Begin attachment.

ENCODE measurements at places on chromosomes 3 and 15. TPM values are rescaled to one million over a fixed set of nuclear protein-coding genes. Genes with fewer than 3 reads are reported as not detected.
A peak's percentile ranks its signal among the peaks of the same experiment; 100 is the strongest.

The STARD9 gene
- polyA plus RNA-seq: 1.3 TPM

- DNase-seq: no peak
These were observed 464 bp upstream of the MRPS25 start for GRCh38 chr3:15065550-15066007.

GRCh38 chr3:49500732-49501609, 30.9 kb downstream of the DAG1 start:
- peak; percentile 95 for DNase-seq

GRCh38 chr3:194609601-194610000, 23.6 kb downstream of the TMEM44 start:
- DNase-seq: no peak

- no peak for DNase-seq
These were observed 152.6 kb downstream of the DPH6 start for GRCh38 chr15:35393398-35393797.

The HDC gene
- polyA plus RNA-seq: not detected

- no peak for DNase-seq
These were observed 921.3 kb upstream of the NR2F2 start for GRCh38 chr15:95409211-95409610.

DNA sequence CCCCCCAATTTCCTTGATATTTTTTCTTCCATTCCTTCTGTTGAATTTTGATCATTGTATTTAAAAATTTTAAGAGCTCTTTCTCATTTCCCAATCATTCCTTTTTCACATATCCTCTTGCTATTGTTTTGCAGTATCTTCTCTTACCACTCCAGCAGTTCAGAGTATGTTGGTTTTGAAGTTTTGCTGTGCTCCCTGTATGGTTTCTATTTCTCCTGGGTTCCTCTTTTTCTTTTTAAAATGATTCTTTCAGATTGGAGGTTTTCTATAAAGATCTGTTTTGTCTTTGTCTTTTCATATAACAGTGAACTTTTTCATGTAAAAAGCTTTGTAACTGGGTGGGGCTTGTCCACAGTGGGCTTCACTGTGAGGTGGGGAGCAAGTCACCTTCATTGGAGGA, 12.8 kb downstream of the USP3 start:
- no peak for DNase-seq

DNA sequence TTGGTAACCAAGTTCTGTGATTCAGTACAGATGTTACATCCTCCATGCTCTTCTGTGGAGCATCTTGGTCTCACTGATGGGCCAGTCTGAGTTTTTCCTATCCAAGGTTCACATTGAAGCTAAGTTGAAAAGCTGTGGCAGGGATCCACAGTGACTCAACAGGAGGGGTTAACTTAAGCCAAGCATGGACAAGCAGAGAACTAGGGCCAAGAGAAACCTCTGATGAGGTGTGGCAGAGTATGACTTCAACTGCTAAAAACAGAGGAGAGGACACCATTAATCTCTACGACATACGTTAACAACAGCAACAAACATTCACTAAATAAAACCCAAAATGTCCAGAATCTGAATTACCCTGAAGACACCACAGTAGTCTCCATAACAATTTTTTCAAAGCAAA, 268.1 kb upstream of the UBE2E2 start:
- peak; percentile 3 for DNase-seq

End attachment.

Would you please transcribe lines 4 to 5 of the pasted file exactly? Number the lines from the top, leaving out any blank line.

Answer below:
- polyA plus RNA-seq: 1.3 TPM

- DNase-seq: no peak